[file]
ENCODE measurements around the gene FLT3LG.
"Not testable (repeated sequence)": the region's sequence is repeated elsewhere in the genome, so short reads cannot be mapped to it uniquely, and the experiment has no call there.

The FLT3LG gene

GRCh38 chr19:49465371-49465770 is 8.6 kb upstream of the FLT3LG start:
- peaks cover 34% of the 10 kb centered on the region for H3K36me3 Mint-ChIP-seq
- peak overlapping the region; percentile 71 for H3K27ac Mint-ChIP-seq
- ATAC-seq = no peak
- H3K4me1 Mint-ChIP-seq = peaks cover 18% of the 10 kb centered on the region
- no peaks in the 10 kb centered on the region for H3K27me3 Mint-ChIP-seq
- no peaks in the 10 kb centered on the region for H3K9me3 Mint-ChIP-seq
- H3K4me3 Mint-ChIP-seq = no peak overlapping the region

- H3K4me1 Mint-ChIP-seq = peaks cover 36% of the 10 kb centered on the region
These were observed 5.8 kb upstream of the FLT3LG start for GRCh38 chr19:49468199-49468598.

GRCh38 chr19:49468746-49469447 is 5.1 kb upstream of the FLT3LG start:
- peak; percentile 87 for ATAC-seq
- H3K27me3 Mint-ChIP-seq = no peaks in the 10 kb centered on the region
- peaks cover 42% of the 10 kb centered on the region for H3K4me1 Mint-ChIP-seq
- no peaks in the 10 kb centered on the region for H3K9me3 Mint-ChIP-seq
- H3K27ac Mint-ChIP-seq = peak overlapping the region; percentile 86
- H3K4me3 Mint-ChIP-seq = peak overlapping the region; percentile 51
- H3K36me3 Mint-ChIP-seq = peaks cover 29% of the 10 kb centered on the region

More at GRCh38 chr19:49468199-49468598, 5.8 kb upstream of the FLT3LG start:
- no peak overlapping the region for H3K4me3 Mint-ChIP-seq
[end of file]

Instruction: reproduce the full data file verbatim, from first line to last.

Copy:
ENCODE measurements around the gene FLT3LG.
"Not testable (repeated sequence)": the region's sequence is repeated elsewhere in the genome, so short reads cannot be mapped to it uniquely, and the experiment has no call there.

The FLT3LG gene

GRCh38 chr19:49465371-49465770 is 8.6 kb upstream of the FLT3LG start:
- peaks cover 34% of the 10 kb centered on the region for H3K36me3 Mint-ChIP-seq
- peak overlapping the region; percentile 71 for H3K27ac Mint-ChIP-seq
- ATAC-seq = no peak
- H3K4me1 Mint-ChIP-seq = peaks cover 18% of the 10 kb centered on the region
- no peaks in the 10 kb centered on the region for H3K27me3 Mint-ChIP-seq
- no peaks in the 10 kb centered on the region for H3K9me3 Mint-ChIP-seq
- H3K4me3 Mint-ChIP-seq = no peak overlapping the region

- H3K4me1 Mint-ChIP-seq = peaks cover 36% of the 10 kb centered on the region
These were observed 5.8 kb upstream of the FLT3LG start for GRCh38 chr19:49468199-49468598.

GRCh38 chr19:49468746-49469447 is 5.1 kb upstream of the FLT3LG start:
- peak; percentile 87 for ATAC-seq
- H3K27me3 Mint-ChIP-seq = no peaks in the 10 kb centered on the region
- peaks cover 42% of the 10 kb centered on the region for H3K4me1 Mint-ChIP-seq
- no peaks in the 10 kb centered on the region for H3K9me3 Mint-ChIP-seq
- H3K27ac Mint-ChIP-seq = peak overlapping the region; percentile 86
- H3K4me3 Mint-ChIP-seq = peak overlapping the region; percentile 51
- H3K36me3 Mint-ChIP-seq = peaks cover 29% of the 10 kb centered on the region

More at GRCh38 chr19:49468199-49468598, 5.8 kb upstream of the FLT3LG start:
- no peak overlapping the region for H3K4me3 Mint-ChIP-seq